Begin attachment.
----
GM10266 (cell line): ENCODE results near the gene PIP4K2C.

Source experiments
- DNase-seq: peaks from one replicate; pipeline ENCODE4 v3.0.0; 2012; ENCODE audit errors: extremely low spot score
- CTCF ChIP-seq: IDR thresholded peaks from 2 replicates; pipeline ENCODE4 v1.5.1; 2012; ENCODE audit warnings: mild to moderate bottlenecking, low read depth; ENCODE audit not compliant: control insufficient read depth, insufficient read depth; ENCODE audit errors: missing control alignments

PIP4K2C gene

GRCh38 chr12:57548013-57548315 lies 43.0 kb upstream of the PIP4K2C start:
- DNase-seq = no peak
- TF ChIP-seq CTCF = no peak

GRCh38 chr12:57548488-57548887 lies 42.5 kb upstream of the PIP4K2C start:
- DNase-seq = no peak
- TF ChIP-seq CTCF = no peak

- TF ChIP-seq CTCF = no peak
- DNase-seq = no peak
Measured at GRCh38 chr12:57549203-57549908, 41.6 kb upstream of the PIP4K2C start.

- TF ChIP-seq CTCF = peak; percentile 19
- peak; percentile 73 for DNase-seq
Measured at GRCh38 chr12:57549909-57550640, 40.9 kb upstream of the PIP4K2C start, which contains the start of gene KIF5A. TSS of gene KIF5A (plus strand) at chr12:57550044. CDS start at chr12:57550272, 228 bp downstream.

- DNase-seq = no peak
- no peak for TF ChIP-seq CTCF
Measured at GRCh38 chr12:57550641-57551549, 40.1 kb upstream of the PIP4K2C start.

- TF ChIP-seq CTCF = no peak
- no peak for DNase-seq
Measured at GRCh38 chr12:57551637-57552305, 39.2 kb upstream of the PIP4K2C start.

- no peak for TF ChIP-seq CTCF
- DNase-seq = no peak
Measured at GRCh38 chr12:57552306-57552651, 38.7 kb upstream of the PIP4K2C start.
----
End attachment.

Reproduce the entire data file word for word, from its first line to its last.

GM10266 (cell line): ENCODE results near the gene PIP4K2C.

Source experiments
- DNase-seq: peaks from one replicate; pipeline ENCODE4 v3.0.0; 2012; ENCODE audit errors: extremely low spot score
- CTCF ChIP-seq: IDR thresholded peaks from 2 replicates; pipeline ENCODE4 v1.5.1; 2012; ENCODE audit warnings: mild to moderate bottlenecking, low read depth; ENCODE audit not compliant: control insufficient read depth, insufficient read depth; ENCODE audit errors: missing control alignments

PIP4K2C gene

GRCh38 chr12:57548013-57548315 lies 43.0 kb upstream of the PIP4K2C start:
- DNase-seq = no peak
- TF ChIP-seq CTCF = no peak

GRCh38 chr12:57548488-57548887 lies 42.5 kb upstream of the PIP4K2C start:
- DNase-seq = no peak
- TF ChIP-seq CTCF = no peak

- TF ChIP-seq CTCF = no peak
- DNase-seq = no peak
Measured at GRCh38 chr12:57549203-57549908, 41.6 kb upstream of the PIP4K2C start.

- TF ChIP-seq CTCF = peak; percentile 19
- peak; percentile 73 for DNase-seq
Measured at GRCh38 chr12:57549909-57550640, 40.9 kb upstream of the PIP4K2C start, which contains the start of gene KIF5A. TSS of gene KIF5A (plus strand) at chr12:57550044. CDS start at chr12:57550272, 228 bp downstream.

- DNase-seq = no peak
- no peak for TF ChIP-seq CTCF
Measured at GRCh38 chr12:57550641-57551549, 40.1 kb upstream of the PIP4K2C start.

- TF ChIP-seq CTCF = no peak
- no peak for DNase-seq
Measured at GRCh38 chr12:57551637-57552305, 39.2 kb upstream of the PIP4K2C start.

- no peak for TF ChIP-seq CTCF
- DNase-seq = no peak
Measured at GRCh38 chr12:57552306-57552651, 38.7 kb upstream of the PIP4K2C start.